Corporate Scam Calls – Please Confirm Your Personal Details

Corporates make it easy for scammers by making these types of calls as well.  Ever had a call from someone claiming to be from your Bank asking you to verify your details then getting arse-y when you refuse?

Even those with legitimate reasons to calls have poor phone manners and protocol.

Companies like HMRC use witheld and blocked numbers and Banks like HBOS hire third parties to contact you, that aren’t transparent either.
Let them get arse-y, upset, offended, annoyed – as they have called you randomly and asked for private information to usually get money for themselves.  They may or may not be legitimate but don’t take the risk.
With Governments, Councils, HMRC, Corporates ‘losing’, ‘selling’ and ‘sharing’ your personal details on a regular basis it is pretty easy for a scammer to get hold of them too.

For example: The AA called me and asked me to renew cover.

TIP: I asked for the cheapest rate (usually reserved for NEW customers by most companies) and it was 30% less. So remember to cancel any automatic renewals and re-negotiate ALL your contracts, insurance policies etc annually.

Then she asked me to confirm and provide my credit card details,  I refused.
She said she could prove that she was from the AA by providing breakdown details etc.
I explained that companies sell information and ‘lose’ it all the time.
She did not give her return call number saying I would not get back through to her.  I ended the call. Another third party commission call centre?

You may have received similar calls from mobile phone companies claiming to be your main provider, having ‘acquired’ your telephone number, network details and personal info from someone working at Orange/Vodaphone/O2/Carphone Warehouse etc.

For example: Someone called claiming they were from Orange and my handset was due an upgrade. Although quite convincing, his story was only about 99% accurate.  When I did call Orange, they said it wasn’t them.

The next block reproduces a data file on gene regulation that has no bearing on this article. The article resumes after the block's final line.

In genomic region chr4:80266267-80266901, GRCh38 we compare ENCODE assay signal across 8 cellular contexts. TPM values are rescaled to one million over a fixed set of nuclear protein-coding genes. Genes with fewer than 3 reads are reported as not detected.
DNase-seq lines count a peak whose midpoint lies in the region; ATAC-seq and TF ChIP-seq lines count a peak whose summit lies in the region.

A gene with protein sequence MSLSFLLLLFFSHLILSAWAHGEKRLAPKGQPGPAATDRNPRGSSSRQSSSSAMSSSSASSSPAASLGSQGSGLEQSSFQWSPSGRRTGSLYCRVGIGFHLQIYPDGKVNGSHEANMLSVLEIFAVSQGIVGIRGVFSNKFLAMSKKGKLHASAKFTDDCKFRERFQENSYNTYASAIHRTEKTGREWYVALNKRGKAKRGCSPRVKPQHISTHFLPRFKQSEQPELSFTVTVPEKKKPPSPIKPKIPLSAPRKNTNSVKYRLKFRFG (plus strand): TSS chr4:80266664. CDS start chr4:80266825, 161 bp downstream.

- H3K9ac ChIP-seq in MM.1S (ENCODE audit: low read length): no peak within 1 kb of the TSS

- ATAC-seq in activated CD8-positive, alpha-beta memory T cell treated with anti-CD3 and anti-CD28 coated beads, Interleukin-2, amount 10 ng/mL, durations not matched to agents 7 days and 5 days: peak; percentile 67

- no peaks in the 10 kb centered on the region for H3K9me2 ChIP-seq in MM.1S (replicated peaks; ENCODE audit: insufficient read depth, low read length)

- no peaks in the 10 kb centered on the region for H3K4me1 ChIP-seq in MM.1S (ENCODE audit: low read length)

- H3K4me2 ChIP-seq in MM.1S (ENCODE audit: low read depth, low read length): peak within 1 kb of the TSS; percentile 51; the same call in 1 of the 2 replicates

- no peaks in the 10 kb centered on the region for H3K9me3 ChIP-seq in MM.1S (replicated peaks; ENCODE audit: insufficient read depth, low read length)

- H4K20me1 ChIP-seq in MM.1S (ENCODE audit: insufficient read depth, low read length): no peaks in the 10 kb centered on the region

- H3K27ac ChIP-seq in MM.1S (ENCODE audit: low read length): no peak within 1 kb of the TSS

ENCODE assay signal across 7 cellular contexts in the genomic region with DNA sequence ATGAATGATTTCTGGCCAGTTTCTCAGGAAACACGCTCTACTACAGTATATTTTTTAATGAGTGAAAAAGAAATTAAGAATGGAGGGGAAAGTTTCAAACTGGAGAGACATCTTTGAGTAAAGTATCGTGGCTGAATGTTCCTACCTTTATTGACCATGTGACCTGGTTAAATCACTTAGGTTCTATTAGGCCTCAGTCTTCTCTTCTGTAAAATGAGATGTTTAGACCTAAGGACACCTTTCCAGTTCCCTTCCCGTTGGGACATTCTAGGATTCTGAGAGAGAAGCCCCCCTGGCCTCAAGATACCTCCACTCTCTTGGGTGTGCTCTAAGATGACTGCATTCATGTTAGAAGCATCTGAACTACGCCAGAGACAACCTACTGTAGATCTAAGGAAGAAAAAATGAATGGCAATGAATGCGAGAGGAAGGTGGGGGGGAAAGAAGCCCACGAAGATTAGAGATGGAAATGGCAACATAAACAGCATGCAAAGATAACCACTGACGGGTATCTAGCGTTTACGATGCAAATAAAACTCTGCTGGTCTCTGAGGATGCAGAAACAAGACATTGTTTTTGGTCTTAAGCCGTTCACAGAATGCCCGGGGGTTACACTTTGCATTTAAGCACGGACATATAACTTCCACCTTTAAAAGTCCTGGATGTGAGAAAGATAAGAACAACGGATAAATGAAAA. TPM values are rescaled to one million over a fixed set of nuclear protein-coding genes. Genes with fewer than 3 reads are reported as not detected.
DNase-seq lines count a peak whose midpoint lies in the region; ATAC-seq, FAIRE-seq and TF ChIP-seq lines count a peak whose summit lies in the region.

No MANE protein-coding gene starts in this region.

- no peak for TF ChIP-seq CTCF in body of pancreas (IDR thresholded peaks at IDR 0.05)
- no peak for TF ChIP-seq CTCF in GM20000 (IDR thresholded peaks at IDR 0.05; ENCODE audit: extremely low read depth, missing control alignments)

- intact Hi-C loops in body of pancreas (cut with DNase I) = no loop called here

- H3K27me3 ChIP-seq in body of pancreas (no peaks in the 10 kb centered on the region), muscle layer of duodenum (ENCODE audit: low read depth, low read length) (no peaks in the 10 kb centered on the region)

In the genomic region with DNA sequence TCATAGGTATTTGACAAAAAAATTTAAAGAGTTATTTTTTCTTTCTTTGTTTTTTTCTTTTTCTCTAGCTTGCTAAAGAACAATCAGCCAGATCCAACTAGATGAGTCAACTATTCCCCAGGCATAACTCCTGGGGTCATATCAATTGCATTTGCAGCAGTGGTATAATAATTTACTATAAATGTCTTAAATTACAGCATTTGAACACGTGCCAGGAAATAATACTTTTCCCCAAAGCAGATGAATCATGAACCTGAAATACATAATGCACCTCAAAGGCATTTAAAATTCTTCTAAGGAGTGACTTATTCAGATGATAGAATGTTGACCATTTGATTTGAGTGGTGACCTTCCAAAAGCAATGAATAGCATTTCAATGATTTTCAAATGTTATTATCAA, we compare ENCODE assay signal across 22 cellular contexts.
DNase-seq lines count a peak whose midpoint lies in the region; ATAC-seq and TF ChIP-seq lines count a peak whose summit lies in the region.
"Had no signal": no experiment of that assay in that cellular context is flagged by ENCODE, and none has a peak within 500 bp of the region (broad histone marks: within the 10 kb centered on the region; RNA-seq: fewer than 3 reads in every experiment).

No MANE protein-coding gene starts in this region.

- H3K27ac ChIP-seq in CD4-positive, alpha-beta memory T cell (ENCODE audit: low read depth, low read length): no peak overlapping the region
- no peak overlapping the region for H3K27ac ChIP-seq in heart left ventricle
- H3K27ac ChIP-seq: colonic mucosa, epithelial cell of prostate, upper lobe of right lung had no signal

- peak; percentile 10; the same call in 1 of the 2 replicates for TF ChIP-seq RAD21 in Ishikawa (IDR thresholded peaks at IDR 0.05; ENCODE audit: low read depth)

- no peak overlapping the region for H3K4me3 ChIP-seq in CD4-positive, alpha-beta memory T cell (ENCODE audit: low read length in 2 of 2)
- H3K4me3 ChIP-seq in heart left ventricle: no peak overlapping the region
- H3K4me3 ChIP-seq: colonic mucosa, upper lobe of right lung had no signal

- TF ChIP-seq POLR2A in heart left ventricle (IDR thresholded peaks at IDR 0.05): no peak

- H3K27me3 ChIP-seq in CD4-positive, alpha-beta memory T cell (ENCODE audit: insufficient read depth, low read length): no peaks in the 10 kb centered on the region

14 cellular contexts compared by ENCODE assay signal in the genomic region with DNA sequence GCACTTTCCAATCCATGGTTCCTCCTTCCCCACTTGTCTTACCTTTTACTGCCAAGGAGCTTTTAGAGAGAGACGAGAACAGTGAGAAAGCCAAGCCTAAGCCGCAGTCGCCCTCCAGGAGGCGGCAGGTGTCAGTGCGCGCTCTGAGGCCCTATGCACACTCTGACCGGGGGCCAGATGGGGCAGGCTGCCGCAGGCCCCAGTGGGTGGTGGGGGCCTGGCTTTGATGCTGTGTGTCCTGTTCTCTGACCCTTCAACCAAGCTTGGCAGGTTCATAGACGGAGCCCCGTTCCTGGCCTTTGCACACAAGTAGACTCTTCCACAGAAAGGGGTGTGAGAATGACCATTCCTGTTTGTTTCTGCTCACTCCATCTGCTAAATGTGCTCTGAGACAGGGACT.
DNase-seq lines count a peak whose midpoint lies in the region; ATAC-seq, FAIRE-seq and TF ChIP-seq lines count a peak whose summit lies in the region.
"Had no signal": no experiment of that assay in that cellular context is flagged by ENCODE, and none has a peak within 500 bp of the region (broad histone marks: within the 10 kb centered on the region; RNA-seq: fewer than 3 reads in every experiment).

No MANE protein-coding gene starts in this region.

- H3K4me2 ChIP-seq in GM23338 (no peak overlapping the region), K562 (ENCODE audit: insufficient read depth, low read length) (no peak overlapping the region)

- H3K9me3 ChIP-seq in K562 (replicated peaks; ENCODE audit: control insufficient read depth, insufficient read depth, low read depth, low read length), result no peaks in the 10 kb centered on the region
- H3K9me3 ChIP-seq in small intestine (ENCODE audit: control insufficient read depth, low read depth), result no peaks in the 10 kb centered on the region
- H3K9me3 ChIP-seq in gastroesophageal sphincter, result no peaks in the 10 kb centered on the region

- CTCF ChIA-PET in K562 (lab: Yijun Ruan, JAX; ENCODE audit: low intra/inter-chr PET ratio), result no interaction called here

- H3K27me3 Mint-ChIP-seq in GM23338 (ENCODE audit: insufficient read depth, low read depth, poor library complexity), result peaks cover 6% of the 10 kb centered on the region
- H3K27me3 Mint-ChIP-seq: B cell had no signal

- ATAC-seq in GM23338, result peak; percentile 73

For example: People contacted me from Bank of Scotland saying they worked for HBOS. When contacting HBOS, the Bank denied they worked for them, even though they had provided my personal information.
Note that Banks sometimes actively hire third parties to work for them but do not acknowledge it!

Scammers are con artists who work on convincing you that they are truthful and honest, hence taking advantage of your trust and good human nature.

The BEST policy is do NOT trust anyone claiming to be from a Company – unless you are expecting a call from them and then contact them back yourself!

– I now make it good practice to not answer blocked, unknown or with-held numbers.
– If on answering, it’s an automated message that is played, immediately hang up.
– Don’t call back if you do not know what the call is about.
– Take the name of the person, usually they refuse to give their last name and contact number anyway.
– Then google the number to find out if it is linked to their official site.

For example: I got a call from Barclays Fraud Department from an unknown number, with a automated voicemail leaving a return number to call.  I could not find reference to this number anywhere!
Even worse it was a legitimate call (from an unknown number) about an important matter, which I found out from the Bank later.  They set themselves up to fail and appear untrustworthy.

This is why you should not trust anyone that calls you and asks to verify your personal details – if they have any sense (which corporates are lacking) they would not ask for it, instead asking you to call them back on a legitimate number that you can find on their correspondence or official websites.

It’s also good to have recording device on hand, as you may have found through experience that Government, Council and Corporate employees have a tendency to ‘lie’ or not tell the whole truth when asked simple questions that deviate from their standard script.